On 19 April, France 24 reported that the US Supreme Court had rejected the claim of sovereign immunity by a Turkish bank, Halkbank, accused of violating Iran sanctions.  In 2019, the US alleged that it took part in a year-long scheme to launder Iranian oil and natural gas proceeds, in violation of sanctions.  The funds were used to buy gold and the transactions were disguised as food and medicine purchases in order to fall under a humanitarian exemption to the sanctions.  Multiple individuals have already been found guilty in the case, including Mehmet Hakan Atilla, a deputy director general of the bank, who was convicted in 2018.

The Wall Street Journal said that the ruling wasn’t a total defeat for Halkbank, as the Supreme Court left open the question of whether it could be shielded from prosecution under principles of common law, which is derived from custom and judicial precedent rather than statutes.  The Court sent the case back to the Court of Appeals for further analysis of that potential defence.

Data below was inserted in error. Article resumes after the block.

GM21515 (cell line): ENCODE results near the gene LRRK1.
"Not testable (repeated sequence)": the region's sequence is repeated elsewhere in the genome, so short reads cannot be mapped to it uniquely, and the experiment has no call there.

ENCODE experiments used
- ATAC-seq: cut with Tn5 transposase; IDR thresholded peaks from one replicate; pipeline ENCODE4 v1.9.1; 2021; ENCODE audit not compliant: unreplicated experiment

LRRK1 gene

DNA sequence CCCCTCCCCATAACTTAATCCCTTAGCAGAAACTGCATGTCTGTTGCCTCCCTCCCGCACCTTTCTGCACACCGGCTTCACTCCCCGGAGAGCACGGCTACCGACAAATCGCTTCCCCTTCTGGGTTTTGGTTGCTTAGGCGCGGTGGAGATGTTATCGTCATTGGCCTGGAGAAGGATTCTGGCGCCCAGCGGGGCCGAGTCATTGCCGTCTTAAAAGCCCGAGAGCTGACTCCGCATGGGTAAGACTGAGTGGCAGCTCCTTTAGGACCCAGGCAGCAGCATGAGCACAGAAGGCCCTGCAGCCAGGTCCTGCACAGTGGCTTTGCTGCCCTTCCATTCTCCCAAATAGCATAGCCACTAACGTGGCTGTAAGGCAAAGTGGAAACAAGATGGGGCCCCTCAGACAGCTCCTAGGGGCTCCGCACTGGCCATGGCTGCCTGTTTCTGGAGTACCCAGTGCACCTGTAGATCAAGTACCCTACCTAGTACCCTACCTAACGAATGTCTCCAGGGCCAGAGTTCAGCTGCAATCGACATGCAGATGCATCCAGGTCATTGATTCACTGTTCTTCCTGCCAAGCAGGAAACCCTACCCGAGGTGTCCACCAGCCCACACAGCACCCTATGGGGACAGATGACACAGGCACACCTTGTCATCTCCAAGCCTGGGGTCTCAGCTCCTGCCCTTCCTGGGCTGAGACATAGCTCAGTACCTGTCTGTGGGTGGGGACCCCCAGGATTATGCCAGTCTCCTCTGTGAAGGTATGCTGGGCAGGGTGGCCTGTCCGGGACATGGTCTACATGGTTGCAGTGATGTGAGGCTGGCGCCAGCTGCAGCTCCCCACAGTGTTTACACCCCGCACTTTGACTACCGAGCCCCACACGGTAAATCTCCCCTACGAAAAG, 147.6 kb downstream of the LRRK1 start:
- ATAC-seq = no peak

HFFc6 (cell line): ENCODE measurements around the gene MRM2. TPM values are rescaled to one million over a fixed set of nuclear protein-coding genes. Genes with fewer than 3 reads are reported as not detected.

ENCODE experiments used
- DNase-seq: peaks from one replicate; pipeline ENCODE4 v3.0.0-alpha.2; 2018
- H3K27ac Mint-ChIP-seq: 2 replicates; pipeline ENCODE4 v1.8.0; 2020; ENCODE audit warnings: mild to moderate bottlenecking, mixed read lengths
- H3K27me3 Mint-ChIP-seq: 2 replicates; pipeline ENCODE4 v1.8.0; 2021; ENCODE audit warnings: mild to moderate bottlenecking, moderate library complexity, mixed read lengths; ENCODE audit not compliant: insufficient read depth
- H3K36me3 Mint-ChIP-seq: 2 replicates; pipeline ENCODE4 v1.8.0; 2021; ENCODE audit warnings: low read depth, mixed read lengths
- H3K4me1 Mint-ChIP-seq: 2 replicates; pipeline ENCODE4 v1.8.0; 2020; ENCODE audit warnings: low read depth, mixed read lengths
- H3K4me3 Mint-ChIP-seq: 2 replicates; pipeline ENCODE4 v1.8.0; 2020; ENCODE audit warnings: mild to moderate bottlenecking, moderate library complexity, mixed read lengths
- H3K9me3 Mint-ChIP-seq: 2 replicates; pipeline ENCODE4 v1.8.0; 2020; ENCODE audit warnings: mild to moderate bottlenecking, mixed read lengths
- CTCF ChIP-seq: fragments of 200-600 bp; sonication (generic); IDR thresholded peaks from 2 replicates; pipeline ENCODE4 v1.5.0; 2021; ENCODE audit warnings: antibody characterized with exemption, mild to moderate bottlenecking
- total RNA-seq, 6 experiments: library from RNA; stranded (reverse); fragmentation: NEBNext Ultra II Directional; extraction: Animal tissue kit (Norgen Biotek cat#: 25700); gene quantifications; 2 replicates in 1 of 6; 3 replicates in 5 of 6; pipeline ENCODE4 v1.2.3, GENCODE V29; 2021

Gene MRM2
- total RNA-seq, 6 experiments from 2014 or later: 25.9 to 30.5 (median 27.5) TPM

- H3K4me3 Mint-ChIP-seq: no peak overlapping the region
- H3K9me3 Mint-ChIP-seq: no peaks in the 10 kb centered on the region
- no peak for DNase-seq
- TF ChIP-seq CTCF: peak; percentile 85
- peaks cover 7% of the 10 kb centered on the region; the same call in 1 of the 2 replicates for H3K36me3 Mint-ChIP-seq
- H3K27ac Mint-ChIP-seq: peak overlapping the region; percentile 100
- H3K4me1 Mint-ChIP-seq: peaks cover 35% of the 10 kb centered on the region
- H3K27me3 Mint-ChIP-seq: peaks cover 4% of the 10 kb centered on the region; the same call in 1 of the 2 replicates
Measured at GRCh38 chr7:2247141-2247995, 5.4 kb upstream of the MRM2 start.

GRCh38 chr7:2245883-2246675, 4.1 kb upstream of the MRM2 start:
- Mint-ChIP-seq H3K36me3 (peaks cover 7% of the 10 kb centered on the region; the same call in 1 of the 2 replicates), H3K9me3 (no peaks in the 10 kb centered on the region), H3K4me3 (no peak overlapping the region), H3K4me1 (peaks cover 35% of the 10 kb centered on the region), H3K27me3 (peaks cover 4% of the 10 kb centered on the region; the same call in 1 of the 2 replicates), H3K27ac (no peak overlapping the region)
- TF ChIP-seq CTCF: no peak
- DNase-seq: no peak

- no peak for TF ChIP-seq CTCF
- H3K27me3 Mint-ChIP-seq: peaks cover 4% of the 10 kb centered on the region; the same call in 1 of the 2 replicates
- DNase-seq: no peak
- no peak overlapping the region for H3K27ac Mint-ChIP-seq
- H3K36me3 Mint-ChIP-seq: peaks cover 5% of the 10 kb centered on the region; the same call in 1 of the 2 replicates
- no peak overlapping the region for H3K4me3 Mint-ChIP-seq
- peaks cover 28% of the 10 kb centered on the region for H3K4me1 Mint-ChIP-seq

Author: raytodd2017

Chartered Legal Executive and former senior manager with Isle of Man Customs and Excise, where I was (amongst other things) Sanctions Officer (for UN/EU sanctions), Export Licensing Officer and Manager of the Legal-Library & Collectorate Support Section

Leave a Reply

Fill in your details below or click an icon to log in: Logo

You are commenting using your account. Log Out /  Change )

Facebook photo

You are commenting using your Facebook account. Log Out /  Change )

Connecting to %s

%d bloggers like this: